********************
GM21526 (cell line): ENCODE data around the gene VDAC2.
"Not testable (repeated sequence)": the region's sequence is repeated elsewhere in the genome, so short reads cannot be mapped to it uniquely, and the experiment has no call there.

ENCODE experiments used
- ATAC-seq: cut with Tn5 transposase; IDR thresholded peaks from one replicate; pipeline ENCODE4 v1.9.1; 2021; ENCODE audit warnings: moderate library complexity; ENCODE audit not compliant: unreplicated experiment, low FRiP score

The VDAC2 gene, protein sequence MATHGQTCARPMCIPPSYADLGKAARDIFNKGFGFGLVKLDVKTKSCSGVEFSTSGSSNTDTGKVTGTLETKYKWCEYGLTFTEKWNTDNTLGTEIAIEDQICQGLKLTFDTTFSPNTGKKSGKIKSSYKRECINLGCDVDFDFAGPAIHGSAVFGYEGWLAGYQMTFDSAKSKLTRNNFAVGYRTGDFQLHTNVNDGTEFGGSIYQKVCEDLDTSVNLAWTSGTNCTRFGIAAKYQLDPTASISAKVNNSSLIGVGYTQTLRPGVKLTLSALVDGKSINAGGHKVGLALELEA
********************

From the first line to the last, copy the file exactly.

GM21526 (cell line): ENCODE data around the gene VDAC2.
"Not testable (repeated sequence)": the region's sequence is repeated elsewhere in the genome, so short reads cannot be mapped to it uniquely, and the experiment has no call there.

ENCODE experiments used
- ATAC-seq: cut with Tn5 transposase; IDR thresholded peaks from one replicate; pipeline ENCODE4 v1.9.1; 2021; ENCODE audit warnings: moderate library complexity; ENCODE audit not compliant: unreplicated experiment, low FRiP score

The VDAC2 gene, protein sequence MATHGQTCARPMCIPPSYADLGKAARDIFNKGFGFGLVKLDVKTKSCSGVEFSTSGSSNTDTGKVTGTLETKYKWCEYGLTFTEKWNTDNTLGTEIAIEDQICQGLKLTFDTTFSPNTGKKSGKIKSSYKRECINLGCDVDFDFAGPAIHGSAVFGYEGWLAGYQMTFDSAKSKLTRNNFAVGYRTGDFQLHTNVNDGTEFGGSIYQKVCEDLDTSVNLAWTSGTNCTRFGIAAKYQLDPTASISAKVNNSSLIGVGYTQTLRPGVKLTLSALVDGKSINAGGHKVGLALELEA